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The rise and fall of a national tourist attraction

Jos Main Market became a nationwide tourist attraction but decades later it is in ruins

Once upon a time, the Jos Main Market was a tourist attraction of a nation and a trading centre that attracted visitors as well as people passing through the city who took in its beauty, massive size and expansive architecture.

But all that changed when a mysterious fire left the complex in rubble and no government was able to restore it to its glory days.

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The market was constructed by the first military administrator, Police Commissioner Joseph Deshi Gomwalk after Jos state was created in 1975.

The project went beyond his 4-year administration due to the complexity and vastness of the market which led to him handing over its completion to Chief Solomon Lar in 1979 who was the first civilian governor of the state.

The market swallowed a large sum of taxpayers' funds and loans from banks which ran into billions of Naira before the project’s completion in 1985.

The huge complex accommodated at least 3,500 traders and  had an open space at the base of the market which was meant to accommodate at least 2,000 shops. The market also had provision for  a police station, fire service station, post office, warehouses and car parks.

The market had a unique design which made it one of the most attractive the most attractive shopping centres in the state which made the federal government regard it as one of the major tourist attractions in the country.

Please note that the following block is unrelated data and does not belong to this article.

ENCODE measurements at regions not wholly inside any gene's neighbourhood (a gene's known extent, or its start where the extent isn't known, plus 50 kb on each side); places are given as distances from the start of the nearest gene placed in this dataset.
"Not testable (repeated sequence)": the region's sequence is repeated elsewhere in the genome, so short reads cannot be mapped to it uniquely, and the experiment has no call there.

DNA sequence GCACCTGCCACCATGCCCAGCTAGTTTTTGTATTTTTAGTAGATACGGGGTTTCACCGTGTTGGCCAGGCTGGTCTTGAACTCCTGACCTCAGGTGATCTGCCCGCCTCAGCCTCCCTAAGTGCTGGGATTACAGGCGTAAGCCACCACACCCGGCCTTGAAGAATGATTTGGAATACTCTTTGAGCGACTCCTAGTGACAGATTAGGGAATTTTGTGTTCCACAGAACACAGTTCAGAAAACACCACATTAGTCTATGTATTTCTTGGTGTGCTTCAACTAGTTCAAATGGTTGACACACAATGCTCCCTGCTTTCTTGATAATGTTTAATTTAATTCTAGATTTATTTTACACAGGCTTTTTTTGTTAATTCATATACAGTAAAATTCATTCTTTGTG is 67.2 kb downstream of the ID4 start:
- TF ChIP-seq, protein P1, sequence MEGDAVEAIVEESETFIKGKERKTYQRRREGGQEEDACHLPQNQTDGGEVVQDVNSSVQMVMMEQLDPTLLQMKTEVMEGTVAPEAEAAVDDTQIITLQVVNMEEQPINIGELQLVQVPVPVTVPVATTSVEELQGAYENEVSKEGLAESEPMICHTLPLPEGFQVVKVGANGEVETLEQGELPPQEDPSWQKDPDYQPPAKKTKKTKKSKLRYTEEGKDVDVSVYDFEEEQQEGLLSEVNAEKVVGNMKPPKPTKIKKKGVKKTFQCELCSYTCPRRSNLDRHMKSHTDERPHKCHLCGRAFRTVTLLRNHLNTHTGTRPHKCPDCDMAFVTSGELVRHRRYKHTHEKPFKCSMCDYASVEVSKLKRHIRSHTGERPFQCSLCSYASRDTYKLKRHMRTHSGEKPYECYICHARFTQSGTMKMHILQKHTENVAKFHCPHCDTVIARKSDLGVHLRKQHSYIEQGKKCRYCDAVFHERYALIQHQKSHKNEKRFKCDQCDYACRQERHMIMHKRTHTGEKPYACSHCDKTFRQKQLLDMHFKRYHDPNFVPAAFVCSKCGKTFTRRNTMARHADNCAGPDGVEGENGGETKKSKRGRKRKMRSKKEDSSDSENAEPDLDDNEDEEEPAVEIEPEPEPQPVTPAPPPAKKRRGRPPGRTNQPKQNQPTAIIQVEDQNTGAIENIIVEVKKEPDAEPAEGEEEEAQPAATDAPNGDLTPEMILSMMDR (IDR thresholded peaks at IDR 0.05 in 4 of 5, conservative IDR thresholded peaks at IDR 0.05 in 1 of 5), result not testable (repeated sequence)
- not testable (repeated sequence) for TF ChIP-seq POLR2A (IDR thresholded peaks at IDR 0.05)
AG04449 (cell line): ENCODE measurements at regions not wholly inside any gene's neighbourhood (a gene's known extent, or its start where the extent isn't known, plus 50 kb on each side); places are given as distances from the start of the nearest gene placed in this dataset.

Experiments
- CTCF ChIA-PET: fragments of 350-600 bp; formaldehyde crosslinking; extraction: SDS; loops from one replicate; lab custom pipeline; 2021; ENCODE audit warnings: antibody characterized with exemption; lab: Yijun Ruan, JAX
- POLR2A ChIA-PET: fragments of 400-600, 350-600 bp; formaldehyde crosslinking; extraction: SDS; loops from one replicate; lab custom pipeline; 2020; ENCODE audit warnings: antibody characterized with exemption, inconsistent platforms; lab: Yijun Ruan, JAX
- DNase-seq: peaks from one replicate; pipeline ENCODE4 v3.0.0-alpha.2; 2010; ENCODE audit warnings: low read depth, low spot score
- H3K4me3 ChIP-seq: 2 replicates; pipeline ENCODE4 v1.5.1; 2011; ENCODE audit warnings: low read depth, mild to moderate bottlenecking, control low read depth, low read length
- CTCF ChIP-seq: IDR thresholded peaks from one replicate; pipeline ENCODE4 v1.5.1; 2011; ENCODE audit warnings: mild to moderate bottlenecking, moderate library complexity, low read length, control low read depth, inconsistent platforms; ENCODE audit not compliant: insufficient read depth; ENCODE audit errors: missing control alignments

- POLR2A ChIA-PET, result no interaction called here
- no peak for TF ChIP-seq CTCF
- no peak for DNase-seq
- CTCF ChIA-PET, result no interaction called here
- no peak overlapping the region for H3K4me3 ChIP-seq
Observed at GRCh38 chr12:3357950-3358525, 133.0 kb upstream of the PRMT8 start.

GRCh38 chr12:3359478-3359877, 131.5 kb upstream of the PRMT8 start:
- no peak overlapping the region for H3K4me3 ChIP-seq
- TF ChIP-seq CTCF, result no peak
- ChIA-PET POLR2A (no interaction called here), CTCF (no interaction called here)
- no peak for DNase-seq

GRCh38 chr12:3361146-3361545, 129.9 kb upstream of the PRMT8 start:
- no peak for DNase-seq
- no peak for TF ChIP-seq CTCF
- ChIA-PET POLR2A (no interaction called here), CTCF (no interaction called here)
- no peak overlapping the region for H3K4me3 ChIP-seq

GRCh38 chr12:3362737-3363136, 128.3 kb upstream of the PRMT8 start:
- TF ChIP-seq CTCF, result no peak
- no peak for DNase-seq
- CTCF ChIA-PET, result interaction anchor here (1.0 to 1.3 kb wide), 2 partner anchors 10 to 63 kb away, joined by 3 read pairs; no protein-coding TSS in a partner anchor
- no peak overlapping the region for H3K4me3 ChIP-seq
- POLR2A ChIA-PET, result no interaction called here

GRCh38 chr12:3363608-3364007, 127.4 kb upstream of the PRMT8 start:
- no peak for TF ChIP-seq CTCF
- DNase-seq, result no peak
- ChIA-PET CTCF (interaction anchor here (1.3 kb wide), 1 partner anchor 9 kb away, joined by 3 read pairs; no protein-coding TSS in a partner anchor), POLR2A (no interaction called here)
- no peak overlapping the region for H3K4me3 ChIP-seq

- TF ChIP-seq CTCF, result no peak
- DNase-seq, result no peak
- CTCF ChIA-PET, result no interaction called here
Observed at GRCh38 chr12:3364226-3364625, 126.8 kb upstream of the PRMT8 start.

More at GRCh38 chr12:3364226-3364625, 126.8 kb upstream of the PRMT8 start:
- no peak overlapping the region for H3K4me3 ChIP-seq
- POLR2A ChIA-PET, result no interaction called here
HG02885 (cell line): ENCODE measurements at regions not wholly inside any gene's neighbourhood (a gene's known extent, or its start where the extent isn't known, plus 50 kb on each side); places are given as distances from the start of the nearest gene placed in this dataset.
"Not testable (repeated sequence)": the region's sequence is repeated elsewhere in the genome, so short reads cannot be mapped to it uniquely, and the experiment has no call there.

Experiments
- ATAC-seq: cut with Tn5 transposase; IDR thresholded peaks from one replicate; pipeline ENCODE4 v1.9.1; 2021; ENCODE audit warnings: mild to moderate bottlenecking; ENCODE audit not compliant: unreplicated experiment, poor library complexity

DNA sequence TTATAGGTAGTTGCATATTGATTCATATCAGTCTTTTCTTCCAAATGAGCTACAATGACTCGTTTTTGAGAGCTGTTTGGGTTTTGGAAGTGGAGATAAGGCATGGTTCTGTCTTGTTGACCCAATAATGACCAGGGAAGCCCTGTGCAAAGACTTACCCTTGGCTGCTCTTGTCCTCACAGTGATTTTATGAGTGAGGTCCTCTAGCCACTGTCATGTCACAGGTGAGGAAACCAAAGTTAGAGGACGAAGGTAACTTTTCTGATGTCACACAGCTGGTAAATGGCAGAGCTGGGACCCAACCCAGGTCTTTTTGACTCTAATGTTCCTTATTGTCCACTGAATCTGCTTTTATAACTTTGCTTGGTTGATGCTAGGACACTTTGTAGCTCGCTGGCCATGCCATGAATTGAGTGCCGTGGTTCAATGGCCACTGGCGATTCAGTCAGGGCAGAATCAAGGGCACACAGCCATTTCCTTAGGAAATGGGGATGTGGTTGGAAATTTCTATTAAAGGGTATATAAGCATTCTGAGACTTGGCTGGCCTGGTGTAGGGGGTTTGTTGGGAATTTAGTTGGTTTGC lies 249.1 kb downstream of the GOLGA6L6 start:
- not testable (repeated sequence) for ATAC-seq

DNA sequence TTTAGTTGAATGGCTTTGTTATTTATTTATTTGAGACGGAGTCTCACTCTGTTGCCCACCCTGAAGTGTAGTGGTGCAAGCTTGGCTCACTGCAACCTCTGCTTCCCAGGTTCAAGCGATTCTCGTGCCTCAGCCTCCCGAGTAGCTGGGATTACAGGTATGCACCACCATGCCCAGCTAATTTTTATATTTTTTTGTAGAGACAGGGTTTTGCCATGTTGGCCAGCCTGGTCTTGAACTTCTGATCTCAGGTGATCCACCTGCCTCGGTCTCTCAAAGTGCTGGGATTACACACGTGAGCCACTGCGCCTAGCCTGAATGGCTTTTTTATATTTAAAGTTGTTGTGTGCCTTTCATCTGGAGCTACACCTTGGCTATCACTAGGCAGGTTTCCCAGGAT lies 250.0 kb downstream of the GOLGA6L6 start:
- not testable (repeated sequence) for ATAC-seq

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In February 2002, a mysterious fire outbreak occurred in the massive complex leaving the building nothing more than rubble after 2 days of effort by the state fire service to put it out.

The market, which served for about 16 years until it was destroyed by the fire outbreak, was left in ruins after it could not provide a return on capital invested in it by the government.  Later, in 2014 what was left of Jos Main Market saw further destruction after it was destroyed by more than one Boko Haram bomb blast.

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After the fire outbreak, the administration which was then headed by Senator Joshua Dariye set up a commission of inquiry to find the causes of the inferno but till date, no report of the commission has ever been seen.

Based on the known economical potential of the market, expectations were that succeeding state administrations would make efforts towards the reconstruction of the market but 15 years later nothing has been done.

The former Governor Jonah Jang attempted to relocate the traders to satellite markets on the outskirts of the city like Rukuba, Bukuru, and Faringada satellite markets but the traders refused to go and opted to instead build makeshift shops around the rubble of the burnt market.

Jang even made a proposal to demolish the remnant of the market, evacuate it and replace it with a shopping mall of modern and international standard but his proposal never became more than a proposal.

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The market site in Terminus Jos now has clusters of shops erected by traders at the foot of the now ruined market while other traders take on the streets to display their wares for sale and contest the use of the road with vehicles.

Currently, about 70% of buying and selling take place in Terminus within the vicinity of the main market.

The market that was a tourist attraction in Jos is now a nightmare to the government and citizens alike as the ruined stores serve as hideouts that provide accommodation for criminals in the city; drug addicts, robbers, rapists etc.

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